With the right light setup, night riding is some of the most fun you’ll ever have on your bike. METRO

With the right light setup, night riding is some of the most fun you’ll ever have on your bike. METRO

Shorter days, longer nights

We can’t ignore it any longer. The dark is catching up to us earlier and earlier each night.

Thankfully, the shorter days and longer nights means Night Riding is back in season!

With the right light setup, night riding is some of the most fun you’ll ever have on your bike. It’s like riding in warp speed, while you become hyper-focussed on the limited vision your lights afford you.

It can also breathe new life into the trails you ride all the time and know like the back of your hand. Night riding is a strangely exhilarating adventure that you’ll crave, if you have the right lights.

In fact, most group rides this time of year, like the popular River City Cycle Club rides, make having lights for evening rides mandatory. Besides, it’s smart to be prepared in case you get stuck out in the trails a little longer than expected.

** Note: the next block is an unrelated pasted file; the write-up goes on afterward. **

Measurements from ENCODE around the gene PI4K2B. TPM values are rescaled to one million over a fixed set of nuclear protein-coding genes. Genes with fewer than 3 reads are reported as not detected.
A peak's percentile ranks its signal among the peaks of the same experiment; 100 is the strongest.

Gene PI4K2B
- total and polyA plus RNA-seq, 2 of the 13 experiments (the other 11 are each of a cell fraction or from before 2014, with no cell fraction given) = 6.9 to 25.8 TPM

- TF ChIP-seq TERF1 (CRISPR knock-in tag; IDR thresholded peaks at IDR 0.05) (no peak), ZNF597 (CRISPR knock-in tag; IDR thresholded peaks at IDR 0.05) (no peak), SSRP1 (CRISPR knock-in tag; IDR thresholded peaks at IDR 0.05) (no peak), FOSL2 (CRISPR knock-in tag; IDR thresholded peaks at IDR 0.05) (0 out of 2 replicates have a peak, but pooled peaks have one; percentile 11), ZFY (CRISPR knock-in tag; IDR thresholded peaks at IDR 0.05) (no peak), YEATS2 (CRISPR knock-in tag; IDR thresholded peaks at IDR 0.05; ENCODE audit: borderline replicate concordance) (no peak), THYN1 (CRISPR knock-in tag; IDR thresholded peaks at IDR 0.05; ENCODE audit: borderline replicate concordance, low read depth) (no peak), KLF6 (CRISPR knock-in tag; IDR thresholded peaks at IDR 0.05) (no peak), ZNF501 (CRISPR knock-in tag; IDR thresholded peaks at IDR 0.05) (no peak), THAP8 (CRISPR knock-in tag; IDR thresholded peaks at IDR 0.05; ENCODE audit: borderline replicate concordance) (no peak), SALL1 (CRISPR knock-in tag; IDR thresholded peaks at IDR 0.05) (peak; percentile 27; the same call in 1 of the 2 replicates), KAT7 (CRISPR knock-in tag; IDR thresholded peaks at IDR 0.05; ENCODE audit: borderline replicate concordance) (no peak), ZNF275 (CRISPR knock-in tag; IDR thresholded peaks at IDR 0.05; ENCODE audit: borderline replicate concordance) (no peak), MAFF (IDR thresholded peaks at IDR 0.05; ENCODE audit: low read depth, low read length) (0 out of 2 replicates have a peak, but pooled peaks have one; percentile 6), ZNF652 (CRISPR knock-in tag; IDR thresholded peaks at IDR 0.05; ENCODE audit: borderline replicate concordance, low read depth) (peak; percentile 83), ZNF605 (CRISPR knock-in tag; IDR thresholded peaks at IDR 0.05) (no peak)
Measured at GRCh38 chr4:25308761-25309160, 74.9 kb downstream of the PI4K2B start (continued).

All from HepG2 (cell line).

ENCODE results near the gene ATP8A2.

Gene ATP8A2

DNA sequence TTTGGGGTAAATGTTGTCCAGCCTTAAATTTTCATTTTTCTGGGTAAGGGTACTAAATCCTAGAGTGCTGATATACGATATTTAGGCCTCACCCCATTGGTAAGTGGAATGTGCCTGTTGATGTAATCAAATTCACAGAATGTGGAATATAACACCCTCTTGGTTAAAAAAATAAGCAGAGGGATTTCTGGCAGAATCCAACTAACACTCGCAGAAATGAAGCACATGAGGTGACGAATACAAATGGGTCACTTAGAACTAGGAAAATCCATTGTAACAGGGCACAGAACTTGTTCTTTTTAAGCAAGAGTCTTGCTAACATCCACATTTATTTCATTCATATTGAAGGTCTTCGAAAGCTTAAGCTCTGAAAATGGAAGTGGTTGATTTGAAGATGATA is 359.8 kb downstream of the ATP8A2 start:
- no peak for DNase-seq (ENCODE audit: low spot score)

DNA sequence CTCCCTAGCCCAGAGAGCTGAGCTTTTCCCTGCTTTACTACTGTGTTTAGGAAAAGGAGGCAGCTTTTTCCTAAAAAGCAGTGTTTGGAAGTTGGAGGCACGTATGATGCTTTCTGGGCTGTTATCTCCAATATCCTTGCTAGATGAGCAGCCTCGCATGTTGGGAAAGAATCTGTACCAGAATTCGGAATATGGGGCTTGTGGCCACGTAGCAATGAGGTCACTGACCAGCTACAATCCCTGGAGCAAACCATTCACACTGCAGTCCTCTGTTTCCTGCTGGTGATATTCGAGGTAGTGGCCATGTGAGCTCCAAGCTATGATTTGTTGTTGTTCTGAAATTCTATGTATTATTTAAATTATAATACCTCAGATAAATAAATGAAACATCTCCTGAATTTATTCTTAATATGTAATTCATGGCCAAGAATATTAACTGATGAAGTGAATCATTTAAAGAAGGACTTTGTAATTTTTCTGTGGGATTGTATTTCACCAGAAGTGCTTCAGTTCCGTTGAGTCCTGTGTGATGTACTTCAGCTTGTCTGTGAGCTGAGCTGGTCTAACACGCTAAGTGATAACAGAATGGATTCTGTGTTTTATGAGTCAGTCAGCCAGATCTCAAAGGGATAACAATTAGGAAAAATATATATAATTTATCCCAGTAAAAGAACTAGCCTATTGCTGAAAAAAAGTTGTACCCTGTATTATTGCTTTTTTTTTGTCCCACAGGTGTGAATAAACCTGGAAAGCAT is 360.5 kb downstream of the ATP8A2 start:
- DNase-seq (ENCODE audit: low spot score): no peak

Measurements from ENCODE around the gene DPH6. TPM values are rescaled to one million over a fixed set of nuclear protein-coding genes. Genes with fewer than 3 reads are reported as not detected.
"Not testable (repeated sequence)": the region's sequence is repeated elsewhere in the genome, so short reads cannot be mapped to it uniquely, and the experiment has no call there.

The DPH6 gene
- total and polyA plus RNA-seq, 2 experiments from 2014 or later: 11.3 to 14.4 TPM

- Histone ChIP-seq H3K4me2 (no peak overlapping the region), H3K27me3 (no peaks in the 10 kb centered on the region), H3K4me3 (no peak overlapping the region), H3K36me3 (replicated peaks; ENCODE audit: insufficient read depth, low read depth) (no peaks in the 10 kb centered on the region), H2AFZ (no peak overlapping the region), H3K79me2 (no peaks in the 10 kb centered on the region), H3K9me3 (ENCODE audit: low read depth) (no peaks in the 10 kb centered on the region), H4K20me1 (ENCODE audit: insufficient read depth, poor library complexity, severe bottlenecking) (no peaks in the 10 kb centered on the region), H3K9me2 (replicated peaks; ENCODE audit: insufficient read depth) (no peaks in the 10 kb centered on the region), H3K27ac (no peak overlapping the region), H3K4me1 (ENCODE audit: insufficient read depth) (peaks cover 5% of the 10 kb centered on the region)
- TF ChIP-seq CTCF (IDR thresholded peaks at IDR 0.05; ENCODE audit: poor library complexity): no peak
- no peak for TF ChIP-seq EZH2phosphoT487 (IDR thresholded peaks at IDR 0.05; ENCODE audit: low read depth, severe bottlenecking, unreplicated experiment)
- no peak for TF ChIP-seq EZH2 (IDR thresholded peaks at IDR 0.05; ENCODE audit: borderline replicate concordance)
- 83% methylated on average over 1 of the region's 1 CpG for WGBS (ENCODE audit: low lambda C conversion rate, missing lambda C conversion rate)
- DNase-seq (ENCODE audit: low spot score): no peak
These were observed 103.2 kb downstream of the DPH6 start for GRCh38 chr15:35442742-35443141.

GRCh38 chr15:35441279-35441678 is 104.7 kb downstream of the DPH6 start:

So what’s the optimal light setup for a good night ride? We think having a handlebar and helmet light is the best.

If you can only do one light, get a bright one for your bar, but having both a bar and helmet light gets you a much better experience.

Your bar light is your workhorse. It’s your primary light you depend on to really light up the trail. If you’re waffling about how bright to go, consider getting at least 1,200 lumens.

You won’t regret going higher because this generally means you’ll get longer battery life if you decide to run the light in its lower brightness settings. Fortunately, bright lights that have good battery life are far more affordable then they used to be. A bright 1,200-1,800 light can be had for well under $200.

Your helmet light doesn’t need to be quite as bright, something in the 700-900 lumen range is good.

Helmet lights should be nice and focussed because it follows you’re gaze as you ride. This light is crucial for picking up the contours and details of the trail as you corner and go over bumps. These lights need to attach to your helmet with a strap or helmet-specific clip to ensure the fitting will work with your helmet. You also want to get a lighter helmet light so you don’t get a sore neck.

Quick tip: get yourself a set of lights that can be run in multiple brightness settings. For night riding you’ll often run your lights in the medium or low setting as the sun sets. This gives you some much needed light but also prolongs battery life as long as possible.

Get out there and enjoy these longer nights the best way possible, on two wheels!

– Article courtesy Pedal Your World

Campbell RiverCycling